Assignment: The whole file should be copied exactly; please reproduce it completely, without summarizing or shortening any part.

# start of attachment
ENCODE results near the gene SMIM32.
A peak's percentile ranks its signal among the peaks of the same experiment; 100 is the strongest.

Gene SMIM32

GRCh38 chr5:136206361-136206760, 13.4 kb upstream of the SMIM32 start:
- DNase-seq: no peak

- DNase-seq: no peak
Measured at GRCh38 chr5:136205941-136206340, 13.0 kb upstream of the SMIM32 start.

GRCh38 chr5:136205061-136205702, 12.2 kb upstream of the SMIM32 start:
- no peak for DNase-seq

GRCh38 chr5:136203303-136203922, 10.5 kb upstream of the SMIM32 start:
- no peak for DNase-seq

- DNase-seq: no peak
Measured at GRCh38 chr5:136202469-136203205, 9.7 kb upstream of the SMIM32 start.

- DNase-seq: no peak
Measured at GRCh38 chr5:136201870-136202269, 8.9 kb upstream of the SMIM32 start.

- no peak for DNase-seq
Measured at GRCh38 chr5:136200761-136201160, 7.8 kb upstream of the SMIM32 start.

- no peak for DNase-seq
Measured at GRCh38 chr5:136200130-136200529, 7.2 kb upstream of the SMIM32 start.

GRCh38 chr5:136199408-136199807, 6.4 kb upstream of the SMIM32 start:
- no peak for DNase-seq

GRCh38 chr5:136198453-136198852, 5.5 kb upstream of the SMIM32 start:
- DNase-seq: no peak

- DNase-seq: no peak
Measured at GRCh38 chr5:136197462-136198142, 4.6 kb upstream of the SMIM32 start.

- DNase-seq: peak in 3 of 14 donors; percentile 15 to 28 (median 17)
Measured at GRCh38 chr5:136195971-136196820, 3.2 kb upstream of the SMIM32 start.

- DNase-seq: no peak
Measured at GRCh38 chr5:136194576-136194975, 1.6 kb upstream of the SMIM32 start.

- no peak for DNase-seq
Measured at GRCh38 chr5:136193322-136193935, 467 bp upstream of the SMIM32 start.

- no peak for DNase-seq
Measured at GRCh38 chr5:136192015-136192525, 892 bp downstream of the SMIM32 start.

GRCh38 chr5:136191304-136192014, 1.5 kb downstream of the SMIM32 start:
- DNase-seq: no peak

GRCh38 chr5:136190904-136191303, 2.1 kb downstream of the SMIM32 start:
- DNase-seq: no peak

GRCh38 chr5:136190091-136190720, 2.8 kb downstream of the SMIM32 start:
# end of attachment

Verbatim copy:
ENCODE results near the gene SMIM32.
A peak's percentile ranks its signal among the peaks of the same experiment; 100 is the strongest.

Gene SMIM32

GRCh38 chr5:136206361-136206760, 13.4 kb upstream of the SMIM32 start:
- DNase-seq: no peak

- DNase-seq: no peak
Measured at GRCh38 chr5:136205941-136206340, 13.0 kb upstream of the SMIM32 start.

GRCh38 chr5:136205061-136205702, 12.2 kb upstream of the SMIM32 start:
- no peak for DNase-seq

GRCh38 chr5:136203303-136203922, 10.5 kb upstream of the SMIM32 start:
- no peak for DNase-seq

- DNase-seq: no peak
Measured at GRCh38 chr5:136202469-136203205, 9.7 kb upstream of the SMIM32 start.

- DNase-seq: no peak
Measured at GRCh38 chr5:136201870-136202269, 8.9 kb upstream of the SMIM32 start.

- no peak for DNase-seq
Measured at GRCh38 chr5:136200761-136201160, 7.8 kb upstream of the SMIM32 start.

- no peak for DNase-seq
Measured at GRCh38 chr5:136200130-136200529, 7.2 kb upstream of the SMIM32 start.

GRCh38 chr5:136199408-136199807, 6.4 kb upstream of the SMIM32 start:
- no peak for DNase-seq

GRCh38 chr5:136198453-136198852, 5.5 kb upstream of the SMIM32 start:
- DNase-seq: no peak

- DNase-seq: no peak
Measured at GRCh38 chr5:136197462-136198142, 4.6 kb upstream of the SMIM32 start.

- DNase-seq: peak in 3 of 14 donors; percentile 15 to 28 (median 17)
Measured at GRCh38 chr5:136195971-136196820, 3.2 kb upstream of the SMIM32 start.

- DNase-seq: no peak
Measured at GRCh38 chr5:136194576-136194975, 1.6 kb upstream of the SMIM32 start.

- no peak for DNase-seq
Measured at GRCh38 chr5:136193322-136193935, 467 bp upstream of the SMIM32 start.

- no peak for DNase-seq
Measured at GRCh38 chr5:136192015-136192525, 892 bp downstream of the SMIM32 start.

GRCh38 chr5:136191304-136192014, 1.5 kb downstream of the SMIM32 start:
- DNase-seq: no peak

GRCh38 chr5:136190904-136191303, 2.1 kb downstream of the SMIM32 start:
- DNase-seq: no peak

GRCh38 chr5:136190091-136190720, 2.8 kb downstream of the SMIM32 start: